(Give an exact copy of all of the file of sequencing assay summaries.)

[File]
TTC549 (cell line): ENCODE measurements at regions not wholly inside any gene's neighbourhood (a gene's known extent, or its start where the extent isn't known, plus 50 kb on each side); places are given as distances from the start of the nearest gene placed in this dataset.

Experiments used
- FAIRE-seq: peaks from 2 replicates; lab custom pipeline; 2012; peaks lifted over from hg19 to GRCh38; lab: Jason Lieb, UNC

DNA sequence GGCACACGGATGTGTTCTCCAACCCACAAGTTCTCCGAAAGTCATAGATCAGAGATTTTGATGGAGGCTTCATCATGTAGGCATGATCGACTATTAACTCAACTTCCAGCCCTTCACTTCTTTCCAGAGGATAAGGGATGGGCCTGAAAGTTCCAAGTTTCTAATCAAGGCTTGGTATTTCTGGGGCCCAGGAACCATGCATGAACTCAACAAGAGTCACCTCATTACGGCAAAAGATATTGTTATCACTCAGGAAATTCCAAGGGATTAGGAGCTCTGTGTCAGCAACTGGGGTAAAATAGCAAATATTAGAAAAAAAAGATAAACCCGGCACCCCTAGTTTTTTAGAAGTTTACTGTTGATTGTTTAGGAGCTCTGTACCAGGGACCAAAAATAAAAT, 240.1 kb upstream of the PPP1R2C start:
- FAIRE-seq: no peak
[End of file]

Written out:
TTC549 (cell line): ENCODE measurements at regions not wholly inside any gene's neighbourhood (a gene's known extent, or its start where the extent isn't known, plus 50 kb on each side); places are given as distances from the start of the nearest gene placed in this dataset.

Experiments used
- FAIRE-seq: peaks from 2 replicates; lab custom pipeline; 2012; peaks lifted over from hg19 to GRCh38; lab: Jason Lieb, UNC

DNA sequence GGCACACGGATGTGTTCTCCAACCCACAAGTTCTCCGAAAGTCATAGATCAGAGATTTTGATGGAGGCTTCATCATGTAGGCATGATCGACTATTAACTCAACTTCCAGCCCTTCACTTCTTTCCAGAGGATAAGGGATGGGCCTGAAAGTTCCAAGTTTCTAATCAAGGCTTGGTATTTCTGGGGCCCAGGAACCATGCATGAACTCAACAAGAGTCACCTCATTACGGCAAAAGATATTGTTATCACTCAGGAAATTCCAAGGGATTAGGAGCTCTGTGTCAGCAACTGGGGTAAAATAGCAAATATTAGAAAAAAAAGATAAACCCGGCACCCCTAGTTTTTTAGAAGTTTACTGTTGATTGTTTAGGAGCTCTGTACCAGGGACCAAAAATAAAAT, 240.1 kb upstream of the PPP1R2C start:
- FAIRE-seq: no peak